The phrase “going green” has been a popular force over the years as more individuals and companies try to save money while at the same time help the environment through the use of energy-saving products and services. Not only are more businesses reducing their carbon output by purchasing eco-friendly supplies and recycling supplies, but products are now being produced that allow customers to live an eco-friendlier lifestyle. But, how does a customer know that your product is “green?” By labeling your products with an official green certification seal, customers can see that your product is eco-friendly and officially approved by the U.S. government as being “green.”
Companies that wish to communicate to customers that their products are eco-friendly can do so by getting a green certification from an independent, third party and labeling their products as environmentally sound. There are numerous third parties that have been verified by the U.S. Small Business Administration as a reliable source for obtaining an eco-label for products, including the following:
- Green Seal – The official Green Seal was developed in 1989 to allow companies to promote their eco-friendly products through a specific certification process that meets the nonprofit organization's environmental standards. Since its inception, the Green Seal organization has certified everything from household products, construction materials and paints to paper products. Once a product has met the rigorous standards of the Green Seal Certification process, the business can then use the Green Seal-certified mark on its eco-friendly product.
- Scientific Certification Systems – For more than 25 years, the Scientific Certification Systems has been using internationally-recognized standards for certifying the following: accessories, adhesives, apparel, building and construction products, building décor, flooring, food and agriculture services, forestry, furniture, home and garden products, jewelry, mailing, packaging and shipping supplies, office supplies, paints and coatings, paper and pulp products, plastics, precious metal, reclamation process or programs, rocks, textiles and fiber, wood products and wall coverings.
- U.S. Green Building Council – The U.S. Green Building Council (USGBC) is a nonprofit organization that certifies cost-efficient and energy-saving green buildings. The USGBC uses the Leadership in Energy and Environmental Design (LEED) system to recognize green building construction and design. Developed by the USGBC in 2000, LEED certification provides a framework for identifying a building, home or community that is energy efficient and has achieved high environmental standards in site development, water savings, material selection and indoor environmental quality.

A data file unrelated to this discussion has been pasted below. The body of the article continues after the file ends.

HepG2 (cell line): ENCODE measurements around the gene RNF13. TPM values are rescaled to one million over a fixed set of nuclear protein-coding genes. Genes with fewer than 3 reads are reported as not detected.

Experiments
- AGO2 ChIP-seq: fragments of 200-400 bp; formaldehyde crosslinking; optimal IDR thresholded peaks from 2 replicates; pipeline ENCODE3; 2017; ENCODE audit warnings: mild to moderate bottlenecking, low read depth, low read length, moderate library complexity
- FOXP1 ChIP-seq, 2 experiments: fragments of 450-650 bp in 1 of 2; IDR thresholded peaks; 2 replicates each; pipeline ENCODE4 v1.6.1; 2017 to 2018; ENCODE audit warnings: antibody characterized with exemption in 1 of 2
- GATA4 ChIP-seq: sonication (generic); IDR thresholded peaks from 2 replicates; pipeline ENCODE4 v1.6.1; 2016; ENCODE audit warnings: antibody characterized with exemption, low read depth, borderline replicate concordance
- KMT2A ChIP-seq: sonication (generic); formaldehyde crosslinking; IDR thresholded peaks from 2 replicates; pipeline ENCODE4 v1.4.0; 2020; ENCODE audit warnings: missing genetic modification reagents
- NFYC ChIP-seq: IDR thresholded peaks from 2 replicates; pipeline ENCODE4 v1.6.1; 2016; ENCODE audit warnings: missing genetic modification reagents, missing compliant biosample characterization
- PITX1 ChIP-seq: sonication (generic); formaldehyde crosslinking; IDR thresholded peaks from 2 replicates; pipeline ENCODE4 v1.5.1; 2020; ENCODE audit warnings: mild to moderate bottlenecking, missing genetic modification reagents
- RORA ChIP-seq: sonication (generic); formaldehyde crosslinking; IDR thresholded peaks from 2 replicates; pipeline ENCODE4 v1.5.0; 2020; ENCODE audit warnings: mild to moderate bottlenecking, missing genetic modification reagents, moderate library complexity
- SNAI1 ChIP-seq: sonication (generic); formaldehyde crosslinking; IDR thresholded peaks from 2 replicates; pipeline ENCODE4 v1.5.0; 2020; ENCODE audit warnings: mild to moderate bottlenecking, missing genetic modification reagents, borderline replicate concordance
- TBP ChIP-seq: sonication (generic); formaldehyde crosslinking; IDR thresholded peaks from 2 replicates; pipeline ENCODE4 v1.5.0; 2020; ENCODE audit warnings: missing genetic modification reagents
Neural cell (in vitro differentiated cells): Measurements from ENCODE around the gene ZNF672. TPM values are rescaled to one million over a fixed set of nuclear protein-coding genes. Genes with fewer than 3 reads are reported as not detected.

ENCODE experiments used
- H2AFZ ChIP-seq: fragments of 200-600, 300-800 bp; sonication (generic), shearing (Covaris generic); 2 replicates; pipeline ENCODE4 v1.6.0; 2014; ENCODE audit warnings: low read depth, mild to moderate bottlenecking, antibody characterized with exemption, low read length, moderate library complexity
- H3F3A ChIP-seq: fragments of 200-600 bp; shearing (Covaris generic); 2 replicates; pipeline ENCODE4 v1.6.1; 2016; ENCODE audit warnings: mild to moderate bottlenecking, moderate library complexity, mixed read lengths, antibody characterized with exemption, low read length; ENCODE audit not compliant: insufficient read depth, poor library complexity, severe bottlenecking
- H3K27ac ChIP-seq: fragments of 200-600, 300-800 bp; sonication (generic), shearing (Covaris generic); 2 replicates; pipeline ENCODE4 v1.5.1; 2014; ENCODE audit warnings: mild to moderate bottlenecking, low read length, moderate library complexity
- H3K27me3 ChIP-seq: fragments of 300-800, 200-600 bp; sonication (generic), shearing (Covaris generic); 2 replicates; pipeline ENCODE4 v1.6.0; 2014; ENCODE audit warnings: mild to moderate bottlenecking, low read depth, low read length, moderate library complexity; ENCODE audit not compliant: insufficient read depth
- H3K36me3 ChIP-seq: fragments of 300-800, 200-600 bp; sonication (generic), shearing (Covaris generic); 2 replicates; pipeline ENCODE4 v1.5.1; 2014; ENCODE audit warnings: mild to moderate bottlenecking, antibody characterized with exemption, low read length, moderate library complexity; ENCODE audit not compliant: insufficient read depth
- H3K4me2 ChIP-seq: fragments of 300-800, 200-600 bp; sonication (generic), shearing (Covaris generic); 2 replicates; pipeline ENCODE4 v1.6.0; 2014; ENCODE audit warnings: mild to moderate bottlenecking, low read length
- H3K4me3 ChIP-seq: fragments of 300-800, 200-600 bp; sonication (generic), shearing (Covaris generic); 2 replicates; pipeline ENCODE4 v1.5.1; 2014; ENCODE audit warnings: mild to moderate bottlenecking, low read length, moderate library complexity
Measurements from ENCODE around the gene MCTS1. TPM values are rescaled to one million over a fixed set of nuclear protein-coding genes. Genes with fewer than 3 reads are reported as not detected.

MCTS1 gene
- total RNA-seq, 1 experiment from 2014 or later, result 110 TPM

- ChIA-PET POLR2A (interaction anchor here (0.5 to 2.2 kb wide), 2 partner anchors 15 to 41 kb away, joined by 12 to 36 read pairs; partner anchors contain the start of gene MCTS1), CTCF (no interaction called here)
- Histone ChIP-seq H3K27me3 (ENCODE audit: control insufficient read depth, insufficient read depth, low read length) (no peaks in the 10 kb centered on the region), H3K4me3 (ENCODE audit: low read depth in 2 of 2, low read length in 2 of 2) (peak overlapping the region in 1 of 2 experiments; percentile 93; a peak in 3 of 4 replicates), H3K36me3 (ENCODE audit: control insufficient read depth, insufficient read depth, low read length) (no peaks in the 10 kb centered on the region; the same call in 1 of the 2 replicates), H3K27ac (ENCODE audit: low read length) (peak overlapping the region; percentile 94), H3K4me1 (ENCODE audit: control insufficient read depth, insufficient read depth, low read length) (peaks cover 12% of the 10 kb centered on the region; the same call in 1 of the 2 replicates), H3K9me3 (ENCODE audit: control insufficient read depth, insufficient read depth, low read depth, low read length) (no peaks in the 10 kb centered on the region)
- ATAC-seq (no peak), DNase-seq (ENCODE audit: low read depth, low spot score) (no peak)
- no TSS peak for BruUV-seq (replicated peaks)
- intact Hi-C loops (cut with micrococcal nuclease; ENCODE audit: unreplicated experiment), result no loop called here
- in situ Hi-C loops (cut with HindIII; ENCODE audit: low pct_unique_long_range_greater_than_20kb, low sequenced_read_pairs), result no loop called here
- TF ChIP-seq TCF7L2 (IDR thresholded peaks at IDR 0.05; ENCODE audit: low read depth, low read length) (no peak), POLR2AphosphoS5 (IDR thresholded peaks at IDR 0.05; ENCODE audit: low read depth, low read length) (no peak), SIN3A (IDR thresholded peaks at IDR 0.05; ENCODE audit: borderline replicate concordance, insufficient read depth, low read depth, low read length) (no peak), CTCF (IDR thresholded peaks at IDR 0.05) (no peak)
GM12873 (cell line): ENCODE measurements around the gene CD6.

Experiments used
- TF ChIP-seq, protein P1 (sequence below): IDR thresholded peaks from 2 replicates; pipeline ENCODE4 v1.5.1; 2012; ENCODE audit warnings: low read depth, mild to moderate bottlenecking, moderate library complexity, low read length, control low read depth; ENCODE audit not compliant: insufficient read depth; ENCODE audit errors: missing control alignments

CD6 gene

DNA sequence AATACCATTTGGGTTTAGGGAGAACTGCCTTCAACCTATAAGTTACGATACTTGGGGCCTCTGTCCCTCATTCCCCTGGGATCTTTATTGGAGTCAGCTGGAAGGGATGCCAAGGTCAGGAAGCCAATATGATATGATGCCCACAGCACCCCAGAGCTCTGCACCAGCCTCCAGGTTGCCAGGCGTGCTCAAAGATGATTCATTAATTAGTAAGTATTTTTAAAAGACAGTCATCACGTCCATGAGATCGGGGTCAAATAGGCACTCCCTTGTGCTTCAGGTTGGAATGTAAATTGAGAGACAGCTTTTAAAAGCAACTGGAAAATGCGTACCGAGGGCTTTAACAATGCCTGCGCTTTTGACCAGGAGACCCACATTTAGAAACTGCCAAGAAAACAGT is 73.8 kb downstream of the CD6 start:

- The Chlorine Free Products Association – Companies that produce chlorine-free products can promote this accomplishment through accreditation from the Chlorine Free Products Association (CFPA). Once the certification process is completed, companies can promote their chlorine-free products through the use of the Totally Chlorine Free or Processed Chlorine Free Certification Mark administered by the CFPA.
- Energy Star – One of the most well-known eco-friendly marks for energy-efficient products and services, the Energy Star program is a joint venture developed by the U.S. Environmental Protection Agency and the U.S. Department of Energy. Originally established to reduce greenhouse gas emissions and other pollutants, the Energy Star label is earned by companies that have products or services that meet the energy efficiency requirements and product specifications set by the Environmental Protection Agency. Products that are able to earn this mark include appliances, computers, electronics, building products, and heating, cooling, and plumbing systems.
- USDA – Food products can obtain the official “organic” certification through the United States Department of Agriculture's (USDA) National Organic Program. Organic is a term that identifies food products that have been produced without synthetic fertilizers, sewage sludge, irradiation and genetic engineering. Approximately 30,000 farms and processing facilities have passed the certification process of the USDA, which allows these facilities to label their products as “organic.”
- Green-e – For over a decade, the Green-e energy certification program has been certifying renewable energy certificates, utility green pricing programs, and competitive electricity products that meet the organization's environmental and consumer protection standards. Products that have met the requirements for renewable resources set by Green-e energy standards can use the trademarked Green-e logo to identify that their product is a certified renewable energy option for customers.
Beware of fraudulent agencies
As with any type of certification process, companies should be aware of fraudulent businesses that claim to offer environmentally sound certifications for products and services. For example, the Federal Trade Commission banned the fraudulent firm, Tested Green, from selling environmental certificates. More than 100 companies paid between $190 and $550 for certificates that were never tested or certified as “green.” Websites such as the Federal Trade Commission and the U.S. Small Business Administration offer many resources to help find reputable third-party certification organizations for validating eco-friendly products. So while going green can be exciting for a company, it's a good idea to do a little digging around before you pay for certification.
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